This article addresses some of the possible changes in the DSM-V regarding the issue of significant clinical impairment.

My take on all of this is the following: if you meet the diagnostic criteria in the different quadrants of functioning, this means that something "not right" is happening. Clearly, you are impaired, otherwise you wouldn't notice a problem. So, I tend to agree with the camp that finds this requirement a little bit redundant, even though I do recognize the importance of what they are trying to accomplish in having included it.

Furthermore, technically one might say that I am not "clinically impaired" because over the course of decades I have come up with coping mechanisms that allow me to conform to mainstream ideals for the most part. Does this mean I am not impaired? No. It means that I have, through years of practice, learned how to compensate for my impairment. And such a view doesn't take into account the many moments in which my defenses fail, and I end up looking like a five-year-old amongst peers and colleagues.

Anyway, the point is (as demonstrated by the first article I shared), significant impairment might simply mean "I want to pay attention as I write a blog post, but I can't." (It's now 2:41, btw. No joke.)

Okay, I'm done. Those are the criteria. Oh, also make sure these symptoms don't actually stem from another disorder whose criteria fit better (like a mood disorder, or an anxiety disorder), and make sure that the symptoms don't occur exclusively during the course of schizophrenia, a pervasive developmental disorder, or a psychotic disorder. (You would be seeing other symptoms that alarmed you besides the ones outlined in these posts were any of these things the case. If you have any specific questions about this, feel free to ask, and I'll do my best to clarify.)

Blah blah blah wrap up tidily blah blah blah.

The end.

Sunday, February 14, 2010

Inspirational quotes for ADHD--Napoleon Hill

Every adversity, every failure, every heartache carries with it the seed of an equal or greater benefit.

--Napoleon Hill

ADHD-I is not an easy thing for anyone to confront. (Neither is depression, or alcoholism, or obesity, or divorce, or grief, or any one of many many potential challenges in life--I definitely don't mean to imply that it's any more or less difficult than any other challenge.) However, I have found the above quote to contain truth.

I can't say that I have fully achieved what I want to achieve in my personal pursuit of organization, calendaring, and punctuality. But I can say that having ADHD-I, and trying day after day to combat its effects, has yielded many positive things in my life. Some of those things are easy to see--college degrees, awards, etc. Others are less apparent, and are more internal.

I haven't gotten to where I want to be. I feel that there is much left for me to do. However, I truly believe that by the end of my life, I will have overcome this stuff. I feel like there is this thing inside me that will not stop until I have mastered this component of my life.

It's why I get up every day desiring to work as hard as I can at the things I do.

It's why I will never stop trying to structure my life in a way that works for me--item by item, little by little, getting things under control.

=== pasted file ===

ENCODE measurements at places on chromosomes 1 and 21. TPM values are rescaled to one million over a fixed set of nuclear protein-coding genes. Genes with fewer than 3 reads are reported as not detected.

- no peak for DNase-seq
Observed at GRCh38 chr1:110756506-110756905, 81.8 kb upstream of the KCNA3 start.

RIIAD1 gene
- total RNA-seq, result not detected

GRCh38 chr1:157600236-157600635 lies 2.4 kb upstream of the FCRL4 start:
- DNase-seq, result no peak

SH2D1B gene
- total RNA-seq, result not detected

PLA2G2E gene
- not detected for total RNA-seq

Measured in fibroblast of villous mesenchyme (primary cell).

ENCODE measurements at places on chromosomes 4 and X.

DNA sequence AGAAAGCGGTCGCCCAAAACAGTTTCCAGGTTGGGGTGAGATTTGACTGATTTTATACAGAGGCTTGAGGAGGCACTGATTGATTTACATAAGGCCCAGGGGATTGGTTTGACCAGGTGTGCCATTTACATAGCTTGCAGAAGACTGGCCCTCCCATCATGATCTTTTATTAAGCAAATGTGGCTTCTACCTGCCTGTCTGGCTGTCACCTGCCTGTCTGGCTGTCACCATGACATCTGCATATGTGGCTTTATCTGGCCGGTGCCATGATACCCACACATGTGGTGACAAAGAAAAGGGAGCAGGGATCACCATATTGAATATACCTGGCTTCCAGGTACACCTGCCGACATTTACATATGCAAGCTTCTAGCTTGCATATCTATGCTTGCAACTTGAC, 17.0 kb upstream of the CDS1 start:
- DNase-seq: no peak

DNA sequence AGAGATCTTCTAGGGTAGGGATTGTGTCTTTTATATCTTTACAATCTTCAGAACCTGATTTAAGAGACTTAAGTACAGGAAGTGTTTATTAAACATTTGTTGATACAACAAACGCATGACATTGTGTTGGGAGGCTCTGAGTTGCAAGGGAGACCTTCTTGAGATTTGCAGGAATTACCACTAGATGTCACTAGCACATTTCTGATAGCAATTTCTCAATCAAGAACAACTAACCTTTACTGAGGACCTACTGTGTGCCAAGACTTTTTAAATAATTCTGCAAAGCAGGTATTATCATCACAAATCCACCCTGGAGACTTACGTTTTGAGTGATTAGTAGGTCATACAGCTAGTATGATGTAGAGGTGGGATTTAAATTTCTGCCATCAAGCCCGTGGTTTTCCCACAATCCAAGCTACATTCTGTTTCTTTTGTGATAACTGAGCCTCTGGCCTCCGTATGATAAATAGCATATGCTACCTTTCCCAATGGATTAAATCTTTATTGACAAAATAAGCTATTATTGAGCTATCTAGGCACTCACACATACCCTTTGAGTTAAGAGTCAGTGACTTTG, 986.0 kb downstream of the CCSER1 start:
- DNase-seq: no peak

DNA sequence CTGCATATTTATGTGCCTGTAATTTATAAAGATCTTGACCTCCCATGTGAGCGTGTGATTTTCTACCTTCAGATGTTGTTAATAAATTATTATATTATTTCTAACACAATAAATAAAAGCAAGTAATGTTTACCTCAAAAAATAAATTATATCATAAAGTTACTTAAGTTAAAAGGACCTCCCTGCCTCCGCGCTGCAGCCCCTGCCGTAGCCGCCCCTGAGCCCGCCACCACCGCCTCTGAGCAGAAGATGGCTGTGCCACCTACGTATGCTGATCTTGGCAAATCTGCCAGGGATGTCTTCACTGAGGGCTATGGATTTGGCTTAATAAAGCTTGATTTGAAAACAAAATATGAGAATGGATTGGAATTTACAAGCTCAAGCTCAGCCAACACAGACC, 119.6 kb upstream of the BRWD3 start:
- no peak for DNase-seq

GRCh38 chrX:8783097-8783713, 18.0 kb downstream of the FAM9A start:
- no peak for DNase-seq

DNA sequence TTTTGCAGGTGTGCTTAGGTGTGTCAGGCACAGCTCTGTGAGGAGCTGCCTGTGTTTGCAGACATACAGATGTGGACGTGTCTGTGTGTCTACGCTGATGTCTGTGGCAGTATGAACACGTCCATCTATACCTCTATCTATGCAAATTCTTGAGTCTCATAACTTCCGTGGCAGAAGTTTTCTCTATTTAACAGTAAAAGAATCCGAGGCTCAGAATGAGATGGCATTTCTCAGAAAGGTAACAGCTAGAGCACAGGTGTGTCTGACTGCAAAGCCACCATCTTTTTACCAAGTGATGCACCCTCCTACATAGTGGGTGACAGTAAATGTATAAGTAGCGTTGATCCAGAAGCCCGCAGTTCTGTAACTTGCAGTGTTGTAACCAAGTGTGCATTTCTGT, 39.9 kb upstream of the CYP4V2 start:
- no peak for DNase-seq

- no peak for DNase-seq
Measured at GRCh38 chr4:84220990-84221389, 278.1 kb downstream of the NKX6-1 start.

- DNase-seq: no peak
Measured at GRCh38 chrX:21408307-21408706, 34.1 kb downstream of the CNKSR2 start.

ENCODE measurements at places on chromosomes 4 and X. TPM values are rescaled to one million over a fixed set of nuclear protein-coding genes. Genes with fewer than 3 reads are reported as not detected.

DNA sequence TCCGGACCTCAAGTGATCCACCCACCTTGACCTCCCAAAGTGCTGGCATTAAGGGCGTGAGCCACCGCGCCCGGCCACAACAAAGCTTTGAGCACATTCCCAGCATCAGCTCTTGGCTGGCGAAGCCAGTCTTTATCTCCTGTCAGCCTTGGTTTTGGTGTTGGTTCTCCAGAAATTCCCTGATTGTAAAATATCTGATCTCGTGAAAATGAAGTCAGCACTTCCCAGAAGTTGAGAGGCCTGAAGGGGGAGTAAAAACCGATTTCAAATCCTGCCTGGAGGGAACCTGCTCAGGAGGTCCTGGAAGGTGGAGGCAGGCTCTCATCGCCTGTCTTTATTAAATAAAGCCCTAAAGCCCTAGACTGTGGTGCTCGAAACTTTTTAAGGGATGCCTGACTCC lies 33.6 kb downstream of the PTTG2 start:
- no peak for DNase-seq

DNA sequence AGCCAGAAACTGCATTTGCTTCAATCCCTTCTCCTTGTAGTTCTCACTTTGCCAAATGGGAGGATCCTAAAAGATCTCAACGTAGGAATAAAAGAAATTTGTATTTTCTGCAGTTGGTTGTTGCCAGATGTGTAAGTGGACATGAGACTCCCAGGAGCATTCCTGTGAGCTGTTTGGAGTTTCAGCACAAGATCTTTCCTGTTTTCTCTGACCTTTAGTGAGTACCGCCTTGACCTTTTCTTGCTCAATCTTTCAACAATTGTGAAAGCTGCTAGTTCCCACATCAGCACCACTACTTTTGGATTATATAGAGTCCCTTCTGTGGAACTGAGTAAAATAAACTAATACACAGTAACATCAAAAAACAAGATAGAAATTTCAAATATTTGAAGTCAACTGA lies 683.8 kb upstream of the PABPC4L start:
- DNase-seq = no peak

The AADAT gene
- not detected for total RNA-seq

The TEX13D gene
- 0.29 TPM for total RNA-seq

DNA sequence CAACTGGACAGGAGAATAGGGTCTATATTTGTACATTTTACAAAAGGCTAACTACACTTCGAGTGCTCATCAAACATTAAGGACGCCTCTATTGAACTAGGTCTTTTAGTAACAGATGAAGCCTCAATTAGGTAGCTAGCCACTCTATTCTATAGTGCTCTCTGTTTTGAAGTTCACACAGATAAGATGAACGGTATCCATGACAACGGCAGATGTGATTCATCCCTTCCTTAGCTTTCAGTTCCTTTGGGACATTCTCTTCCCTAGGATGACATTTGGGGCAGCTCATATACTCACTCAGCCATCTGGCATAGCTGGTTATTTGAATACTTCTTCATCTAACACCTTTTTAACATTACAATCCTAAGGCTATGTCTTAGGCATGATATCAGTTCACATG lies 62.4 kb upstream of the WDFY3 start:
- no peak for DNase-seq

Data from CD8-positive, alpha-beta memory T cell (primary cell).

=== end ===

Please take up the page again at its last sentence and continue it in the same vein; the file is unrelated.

It's why I write here.

It's why I will never ever stop pursuing my dreams, even the really terrifying ones, until I see them realized--even though the odds are stacked against me, and anybody who knows what having ADHD-I means might say "listen, maybe such and such is not for you..."

I refuse to accept that answer. And the above quote is, at least in part, the reason why.

Have a nice Sunday night, and Happy Valentine's day.

Saturday, February 13, 2010

For what it's worth, it seems to be working

I definitely just squandered some of my writing time before I have to go to work. (I work as a Spanish speaking group facilitator teaching marriage classes based on the research of John Gottman.) However, I'm here now, and I'm doing my thing.

I don't really know how to explain it, but writing this blog seems to be doing something good for me. When I opened it in the first place, I intended for it to be a place to kind of list my daily tasks (perhaps in just unpublished posts) and then try to hold myself accountable to them. But, it immediately became something else, and I'm really glad. Somehow talking about the inattentive subtype in this way--addressing it day by day and defining it and pinning it down and telling my story, knowing people could read it--really has affected my functioning.

This week was particularly good for me. Where I might have been distracted in past weeks and months, somehow focusing on getting a post out there has added an edge of diligence to my life, which has then allowed me to do other things in a more organized way. I don't know if this makes sense to anybody but myself, and have no idea if it will last, but the point is that I'm excited because I really feel like this thing is helping me.

I've been toying with the idea of setting an ambitious little goal for myself. A goal like: write a post every day for an entire year. Would we say that that's little too ambitious? Perhaps. But I'd really like to do something like that, and at the moment I'm filled with hope that I could make that happen.

I think for the moment, I'm going to do something a little more attainable and see how it goes. It's not that I don't want to "think big" or that I don't believe in myself. I think taking smaller bites on the way to something as huge as a year of consistency might be the better way.